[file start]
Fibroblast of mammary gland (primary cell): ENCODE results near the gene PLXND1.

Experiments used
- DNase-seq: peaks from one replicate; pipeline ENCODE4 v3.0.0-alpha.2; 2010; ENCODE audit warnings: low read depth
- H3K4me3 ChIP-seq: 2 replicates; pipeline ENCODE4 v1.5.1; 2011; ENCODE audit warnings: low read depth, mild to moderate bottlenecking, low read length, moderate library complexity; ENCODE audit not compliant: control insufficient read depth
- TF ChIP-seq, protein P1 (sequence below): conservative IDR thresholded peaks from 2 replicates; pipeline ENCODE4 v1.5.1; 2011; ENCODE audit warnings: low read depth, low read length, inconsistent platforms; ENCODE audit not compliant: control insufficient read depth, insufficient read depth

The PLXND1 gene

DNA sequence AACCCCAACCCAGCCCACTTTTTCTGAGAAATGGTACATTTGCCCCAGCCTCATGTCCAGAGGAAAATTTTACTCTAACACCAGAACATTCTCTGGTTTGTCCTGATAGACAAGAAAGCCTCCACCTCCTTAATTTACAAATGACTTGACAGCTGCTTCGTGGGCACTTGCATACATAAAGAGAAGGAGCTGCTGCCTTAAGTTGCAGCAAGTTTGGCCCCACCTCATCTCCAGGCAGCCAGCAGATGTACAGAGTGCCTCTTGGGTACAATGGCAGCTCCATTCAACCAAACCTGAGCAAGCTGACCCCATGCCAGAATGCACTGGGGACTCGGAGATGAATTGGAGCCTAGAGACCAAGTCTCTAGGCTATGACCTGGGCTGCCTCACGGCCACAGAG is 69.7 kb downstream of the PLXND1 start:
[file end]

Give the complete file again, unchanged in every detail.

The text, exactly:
Fibroblast of mammary gland (primary cell): ENCODE results near the gene PLXND1.

Experiments used
- DNase-seq: peaks from one replicate; pipeline ENCODE4 v3.0.0-alpha.2; 2010; ENCODE audit warnings: low read depth
- H3K4me3 ChIP-seq: 2 replicates; pipeline ENCODE4 v1.5.1; 2011; ENCODE audit warnings: low read depth, mild to moderate bottlenecking, low read length, moderate library complexity; ENCODE audit not compliant: control insufficient read depth
- TF ChIP-seq, protein P1 (sequence below): conservative IDR thresholded peaks from 2 replicates; pipeline ENCODE4 v1.5.1; 2011; ENCODE audit warnings: low read depth, low read length, inconsistent platforms; ENCODE audit not compliant: control insufficient read depth, insufficient read depth

The PLXND1 gene

DNA sequence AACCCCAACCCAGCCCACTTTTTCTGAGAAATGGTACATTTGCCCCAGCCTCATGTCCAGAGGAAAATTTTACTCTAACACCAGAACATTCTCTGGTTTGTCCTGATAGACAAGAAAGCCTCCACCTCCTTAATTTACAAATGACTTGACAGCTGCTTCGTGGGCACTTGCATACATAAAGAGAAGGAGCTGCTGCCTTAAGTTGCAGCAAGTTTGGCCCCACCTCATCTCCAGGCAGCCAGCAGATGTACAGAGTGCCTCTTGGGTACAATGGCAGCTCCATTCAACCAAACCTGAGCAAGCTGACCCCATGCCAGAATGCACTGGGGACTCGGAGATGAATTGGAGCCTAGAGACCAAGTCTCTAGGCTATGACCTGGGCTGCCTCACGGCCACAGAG is 69.7 kb downstream of the PLXND1 start: